Finding new teachers is becoming increasingly challenging across Estonia

Transition to Estonian as the language of instruction and the influx of Ukrainian refugees are set to exacerbate the problem of finding new teachers across Estonia, the Foresight Centre – a think tank at the Estonian parliament – says. 

The Head of the Foresight Centre, Tea Danilov, said the situation of teachers in Estonia had so far been studied mainly through the focus of low salaries, but the reality is much more varied.

“The future of the teaching profession depends on how we talk about the profession, what is the working culture and class climate, and what are the growing expectations of parents and the society to the teachers today,” Danilov said in a statement.

The Foresight Centre is currently analysing the current trends from the perspective of teachers, students and schools, and outline possible future scenarios. The centre will additionally focus on the regional policy perspective, proceeding from the need to reorganise Estonia’s school network based on student numbers and population placement.

A school in Estonia. Photo by Renee Altrov.

The teaching job increasingly challenging

The centre will also analyse the career choices of teachers and outlooks for the future.

“The younger generation has a new way of approaching the labour market – frequent changing of jobs and careers is common nowadays, as is the expectation of more flexible working relations. This raises the question of how we could ensure a stable future for the teaching profession when the new generations of teachers change jobs more frequently than the older ones and gig work has taken the labour market by storm,” Eneli Kindsiko, an expert of the centre, said.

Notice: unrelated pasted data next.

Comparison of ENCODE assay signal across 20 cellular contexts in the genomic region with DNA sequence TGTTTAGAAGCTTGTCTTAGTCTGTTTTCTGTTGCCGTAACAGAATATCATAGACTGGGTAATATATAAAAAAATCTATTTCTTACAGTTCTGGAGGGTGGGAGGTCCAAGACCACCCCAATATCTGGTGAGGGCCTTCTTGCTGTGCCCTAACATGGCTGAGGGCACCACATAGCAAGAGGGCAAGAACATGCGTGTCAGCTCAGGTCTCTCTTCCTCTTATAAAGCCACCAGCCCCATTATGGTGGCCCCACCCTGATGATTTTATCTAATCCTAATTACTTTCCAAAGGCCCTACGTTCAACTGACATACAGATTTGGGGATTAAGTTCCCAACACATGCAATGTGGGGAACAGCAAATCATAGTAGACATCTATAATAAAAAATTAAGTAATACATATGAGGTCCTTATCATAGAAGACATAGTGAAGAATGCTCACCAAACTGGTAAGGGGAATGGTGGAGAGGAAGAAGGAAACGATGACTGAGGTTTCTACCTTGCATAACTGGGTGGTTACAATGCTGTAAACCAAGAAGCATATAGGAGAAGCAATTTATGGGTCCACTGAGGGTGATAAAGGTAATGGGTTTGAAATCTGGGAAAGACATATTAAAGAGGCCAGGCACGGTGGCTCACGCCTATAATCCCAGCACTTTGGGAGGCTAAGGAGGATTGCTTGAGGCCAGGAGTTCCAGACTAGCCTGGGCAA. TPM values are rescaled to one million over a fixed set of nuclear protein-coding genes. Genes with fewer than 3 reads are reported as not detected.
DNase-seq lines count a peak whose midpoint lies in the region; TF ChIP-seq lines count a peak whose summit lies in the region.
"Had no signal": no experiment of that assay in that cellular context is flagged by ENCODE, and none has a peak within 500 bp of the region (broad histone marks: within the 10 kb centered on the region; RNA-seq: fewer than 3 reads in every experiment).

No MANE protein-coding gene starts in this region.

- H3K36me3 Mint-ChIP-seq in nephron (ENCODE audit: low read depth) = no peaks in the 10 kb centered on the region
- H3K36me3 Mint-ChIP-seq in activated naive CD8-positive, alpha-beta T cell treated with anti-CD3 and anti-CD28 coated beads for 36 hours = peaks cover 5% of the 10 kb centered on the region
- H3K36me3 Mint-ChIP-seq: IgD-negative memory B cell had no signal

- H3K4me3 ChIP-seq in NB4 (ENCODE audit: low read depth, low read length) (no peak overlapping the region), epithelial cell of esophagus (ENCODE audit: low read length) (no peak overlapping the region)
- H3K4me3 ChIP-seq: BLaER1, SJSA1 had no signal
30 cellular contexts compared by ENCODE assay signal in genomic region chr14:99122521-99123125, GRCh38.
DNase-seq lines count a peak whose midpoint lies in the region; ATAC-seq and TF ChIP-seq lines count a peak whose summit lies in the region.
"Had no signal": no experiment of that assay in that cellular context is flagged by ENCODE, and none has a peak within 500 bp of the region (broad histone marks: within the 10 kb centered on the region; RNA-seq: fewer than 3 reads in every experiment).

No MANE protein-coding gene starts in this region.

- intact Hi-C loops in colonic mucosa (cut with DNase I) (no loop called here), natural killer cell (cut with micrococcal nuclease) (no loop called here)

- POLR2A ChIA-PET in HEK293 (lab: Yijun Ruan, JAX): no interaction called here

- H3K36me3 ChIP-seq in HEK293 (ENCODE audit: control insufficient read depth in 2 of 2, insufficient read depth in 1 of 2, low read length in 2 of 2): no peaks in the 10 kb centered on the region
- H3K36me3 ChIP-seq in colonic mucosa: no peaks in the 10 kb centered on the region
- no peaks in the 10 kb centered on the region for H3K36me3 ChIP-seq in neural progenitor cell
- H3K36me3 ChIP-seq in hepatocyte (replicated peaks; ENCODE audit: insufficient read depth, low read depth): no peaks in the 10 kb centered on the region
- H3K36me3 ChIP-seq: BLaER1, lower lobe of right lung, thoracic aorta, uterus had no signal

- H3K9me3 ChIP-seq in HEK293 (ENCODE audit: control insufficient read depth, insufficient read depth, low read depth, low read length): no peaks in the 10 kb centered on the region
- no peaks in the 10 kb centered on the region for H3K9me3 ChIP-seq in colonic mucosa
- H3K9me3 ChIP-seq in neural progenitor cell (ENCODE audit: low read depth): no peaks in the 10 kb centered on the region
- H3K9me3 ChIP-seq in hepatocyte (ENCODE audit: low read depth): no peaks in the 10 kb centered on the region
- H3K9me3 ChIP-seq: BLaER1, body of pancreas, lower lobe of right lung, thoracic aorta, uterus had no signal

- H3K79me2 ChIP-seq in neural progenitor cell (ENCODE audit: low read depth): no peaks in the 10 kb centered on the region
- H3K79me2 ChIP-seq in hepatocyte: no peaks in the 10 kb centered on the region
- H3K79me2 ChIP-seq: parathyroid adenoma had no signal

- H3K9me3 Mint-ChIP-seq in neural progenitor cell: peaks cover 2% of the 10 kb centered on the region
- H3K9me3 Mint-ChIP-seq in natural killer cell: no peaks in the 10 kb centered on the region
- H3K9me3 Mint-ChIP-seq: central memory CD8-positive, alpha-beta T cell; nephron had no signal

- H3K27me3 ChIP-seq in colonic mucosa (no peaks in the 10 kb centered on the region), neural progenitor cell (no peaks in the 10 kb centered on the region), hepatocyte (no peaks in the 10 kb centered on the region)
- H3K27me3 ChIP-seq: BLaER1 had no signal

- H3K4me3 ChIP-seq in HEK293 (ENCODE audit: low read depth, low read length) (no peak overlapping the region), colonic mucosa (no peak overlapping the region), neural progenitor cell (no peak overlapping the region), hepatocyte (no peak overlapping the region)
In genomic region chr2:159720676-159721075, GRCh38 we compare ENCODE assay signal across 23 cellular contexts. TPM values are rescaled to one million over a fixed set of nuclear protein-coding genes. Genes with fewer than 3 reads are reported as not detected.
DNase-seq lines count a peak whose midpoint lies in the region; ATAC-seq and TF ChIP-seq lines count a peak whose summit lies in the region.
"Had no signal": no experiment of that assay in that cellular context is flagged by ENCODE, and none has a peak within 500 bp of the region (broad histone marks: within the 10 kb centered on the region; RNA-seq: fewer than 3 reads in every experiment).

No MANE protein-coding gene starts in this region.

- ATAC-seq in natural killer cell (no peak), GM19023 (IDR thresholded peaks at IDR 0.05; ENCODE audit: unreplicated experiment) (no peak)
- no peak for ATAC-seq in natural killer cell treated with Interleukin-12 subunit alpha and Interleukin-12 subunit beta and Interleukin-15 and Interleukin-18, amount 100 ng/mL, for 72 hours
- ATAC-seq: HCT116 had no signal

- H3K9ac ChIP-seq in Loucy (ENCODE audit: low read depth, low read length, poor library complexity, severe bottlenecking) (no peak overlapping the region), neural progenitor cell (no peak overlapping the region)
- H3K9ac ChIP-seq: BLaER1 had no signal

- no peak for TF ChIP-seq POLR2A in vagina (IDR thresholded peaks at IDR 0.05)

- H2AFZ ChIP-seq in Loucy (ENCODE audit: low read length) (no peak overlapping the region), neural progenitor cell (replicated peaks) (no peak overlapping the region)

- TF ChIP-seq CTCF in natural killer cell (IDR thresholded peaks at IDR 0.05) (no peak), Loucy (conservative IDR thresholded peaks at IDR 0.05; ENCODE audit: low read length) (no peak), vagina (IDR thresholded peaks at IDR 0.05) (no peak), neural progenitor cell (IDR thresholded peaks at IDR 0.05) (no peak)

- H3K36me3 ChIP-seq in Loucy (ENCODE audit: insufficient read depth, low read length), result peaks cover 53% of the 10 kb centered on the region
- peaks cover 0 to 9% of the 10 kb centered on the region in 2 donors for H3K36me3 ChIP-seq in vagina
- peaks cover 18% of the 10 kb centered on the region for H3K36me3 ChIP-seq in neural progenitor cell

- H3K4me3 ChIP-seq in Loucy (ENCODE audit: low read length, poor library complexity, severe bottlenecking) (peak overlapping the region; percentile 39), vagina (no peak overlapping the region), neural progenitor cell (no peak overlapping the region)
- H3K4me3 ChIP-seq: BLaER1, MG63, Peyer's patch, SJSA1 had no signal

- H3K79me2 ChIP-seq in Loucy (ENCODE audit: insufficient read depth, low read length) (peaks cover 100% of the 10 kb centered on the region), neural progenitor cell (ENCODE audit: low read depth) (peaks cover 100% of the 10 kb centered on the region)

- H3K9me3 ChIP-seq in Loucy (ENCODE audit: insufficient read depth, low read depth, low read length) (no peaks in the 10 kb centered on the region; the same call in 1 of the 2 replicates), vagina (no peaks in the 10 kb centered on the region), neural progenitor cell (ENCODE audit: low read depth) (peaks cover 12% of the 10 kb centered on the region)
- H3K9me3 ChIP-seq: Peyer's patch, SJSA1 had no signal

A growing number of studies is showing that the daily work of a teacher in the classroom and school is becoming increasingly challenging, which is another reason for young teachers to leave schools.

“Classroom climate, disciplinary problems of students, and overly critical parents have their impact on teachers staying in schools and new teachers coming in. The teaching profession is also one of the best examples of five generations – teachers between the ages of 20 and 70 – working together in one organisation, and this also sets new challenges to both teachers and school managers,” Kindsiko added.

The average age (53) of Estonian teachers is one of the oldest among the OECD member countries.

Only one in three teachers feel digitally competent

Applying digital means to learning is a growing requirement today, but only one in three teachers feel digitally competent enough. It further complicates teaching in schools that the students are often significantly more technologically literate than the teachers.

The Foresight Centre looks at the factors that impact the future of the teaching profession and outlines the possible future scenarios on the need for and the numbers of new teachers until 2040.

Estonian teachers are some of the lowest paid among the OECD member states and their average age (53) is one of the oldest among the developed countries.

Read also: Madis Somelar: Estonian teachers are treated like 19th-century factory workers

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